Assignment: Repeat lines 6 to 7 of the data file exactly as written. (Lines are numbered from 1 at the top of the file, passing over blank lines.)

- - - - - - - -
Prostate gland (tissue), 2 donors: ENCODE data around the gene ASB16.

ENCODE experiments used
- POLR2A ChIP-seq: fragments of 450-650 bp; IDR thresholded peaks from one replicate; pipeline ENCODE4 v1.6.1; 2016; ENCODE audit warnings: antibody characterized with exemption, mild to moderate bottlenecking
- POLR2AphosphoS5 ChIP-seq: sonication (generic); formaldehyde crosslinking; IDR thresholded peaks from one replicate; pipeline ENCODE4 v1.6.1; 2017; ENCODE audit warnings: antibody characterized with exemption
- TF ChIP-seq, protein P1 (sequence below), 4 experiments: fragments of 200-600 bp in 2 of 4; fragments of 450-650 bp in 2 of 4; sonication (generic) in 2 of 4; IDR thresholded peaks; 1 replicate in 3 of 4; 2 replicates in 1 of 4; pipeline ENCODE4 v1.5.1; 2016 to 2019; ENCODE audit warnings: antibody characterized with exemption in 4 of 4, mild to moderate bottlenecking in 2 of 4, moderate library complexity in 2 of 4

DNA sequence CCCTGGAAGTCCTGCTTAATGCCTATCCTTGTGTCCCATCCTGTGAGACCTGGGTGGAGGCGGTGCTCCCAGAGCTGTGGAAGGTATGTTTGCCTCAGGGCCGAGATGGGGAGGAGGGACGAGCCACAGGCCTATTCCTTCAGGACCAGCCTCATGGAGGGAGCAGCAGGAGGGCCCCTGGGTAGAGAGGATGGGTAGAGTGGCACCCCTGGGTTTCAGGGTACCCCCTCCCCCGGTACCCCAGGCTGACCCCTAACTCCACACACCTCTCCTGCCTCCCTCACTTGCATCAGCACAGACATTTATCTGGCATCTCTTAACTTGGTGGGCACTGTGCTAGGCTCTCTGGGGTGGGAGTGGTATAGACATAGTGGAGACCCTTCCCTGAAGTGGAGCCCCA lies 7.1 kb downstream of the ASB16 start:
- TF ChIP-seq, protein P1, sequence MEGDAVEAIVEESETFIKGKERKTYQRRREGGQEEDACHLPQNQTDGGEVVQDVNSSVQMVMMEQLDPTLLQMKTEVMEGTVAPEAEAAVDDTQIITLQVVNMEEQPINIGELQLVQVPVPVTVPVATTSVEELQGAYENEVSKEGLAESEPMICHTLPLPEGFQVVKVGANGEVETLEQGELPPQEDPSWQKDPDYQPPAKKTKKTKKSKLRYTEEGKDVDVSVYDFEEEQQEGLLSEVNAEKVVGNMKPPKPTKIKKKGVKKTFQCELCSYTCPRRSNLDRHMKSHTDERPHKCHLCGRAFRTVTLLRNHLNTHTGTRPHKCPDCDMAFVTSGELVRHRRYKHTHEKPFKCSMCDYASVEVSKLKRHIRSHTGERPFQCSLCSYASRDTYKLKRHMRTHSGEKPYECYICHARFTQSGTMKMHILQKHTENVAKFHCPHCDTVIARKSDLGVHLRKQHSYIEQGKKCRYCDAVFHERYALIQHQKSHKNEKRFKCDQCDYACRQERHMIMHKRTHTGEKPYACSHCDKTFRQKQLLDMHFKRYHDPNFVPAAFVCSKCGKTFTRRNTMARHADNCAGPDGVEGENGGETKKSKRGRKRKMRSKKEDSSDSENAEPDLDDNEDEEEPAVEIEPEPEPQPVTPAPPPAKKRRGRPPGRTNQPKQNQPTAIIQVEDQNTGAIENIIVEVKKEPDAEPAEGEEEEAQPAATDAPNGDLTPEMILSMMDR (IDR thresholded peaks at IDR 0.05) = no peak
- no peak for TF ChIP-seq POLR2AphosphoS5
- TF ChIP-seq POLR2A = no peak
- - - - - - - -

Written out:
DNA sequence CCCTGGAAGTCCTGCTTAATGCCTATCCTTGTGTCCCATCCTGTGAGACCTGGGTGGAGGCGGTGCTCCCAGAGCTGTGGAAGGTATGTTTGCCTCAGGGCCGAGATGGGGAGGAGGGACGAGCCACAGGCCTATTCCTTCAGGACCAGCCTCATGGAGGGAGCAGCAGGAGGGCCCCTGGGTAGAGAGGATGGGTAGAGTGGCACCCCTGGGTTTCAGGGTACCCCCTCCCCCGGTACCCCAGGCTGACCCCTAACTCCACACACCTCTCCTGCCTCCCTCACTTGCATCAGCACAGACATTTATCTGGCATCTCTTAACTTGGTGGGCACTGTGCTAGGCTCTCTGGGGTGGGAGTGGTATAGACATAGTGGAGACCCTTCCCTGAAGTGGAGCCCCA lies 7.1 kb downstream of the ASB16 start:
- TF ChIP-seq, protein P1, sequence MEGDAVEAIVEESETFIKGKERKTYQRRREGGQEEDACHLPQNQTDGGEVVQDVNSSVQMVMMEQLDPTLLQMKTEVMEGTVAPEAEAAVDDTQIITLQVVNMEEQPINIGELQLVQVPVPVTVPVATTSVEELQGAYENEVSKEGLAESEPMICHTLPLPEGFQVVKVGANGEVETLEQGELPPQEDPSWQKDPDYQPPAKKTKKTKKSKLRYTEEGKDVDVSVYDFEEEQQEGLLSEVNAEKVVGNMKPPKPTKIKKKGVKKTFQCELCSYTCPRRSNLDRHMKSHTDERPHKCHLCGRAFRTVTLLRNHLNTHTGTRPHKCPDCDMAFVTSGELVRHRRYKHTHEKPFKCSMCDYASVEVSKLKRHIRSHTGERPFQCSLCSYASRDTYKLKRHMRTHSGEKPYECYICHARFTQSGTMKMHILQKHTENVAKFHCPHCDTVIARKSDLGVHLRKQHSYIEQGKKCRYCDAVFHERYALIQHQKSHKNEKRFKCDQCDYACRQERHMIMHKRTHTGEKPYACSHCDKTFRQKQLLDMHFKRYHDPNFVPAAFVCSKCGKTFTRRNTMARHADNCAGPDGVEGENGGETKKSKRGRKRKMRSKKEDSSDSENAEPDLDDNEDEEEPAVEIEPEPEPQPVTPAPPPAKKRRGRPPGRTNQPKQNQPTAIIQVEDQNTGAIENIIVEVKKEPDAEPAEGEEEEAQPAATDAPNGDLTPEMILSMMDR (IDR thresholded peaks at IDR 0.05) = no peak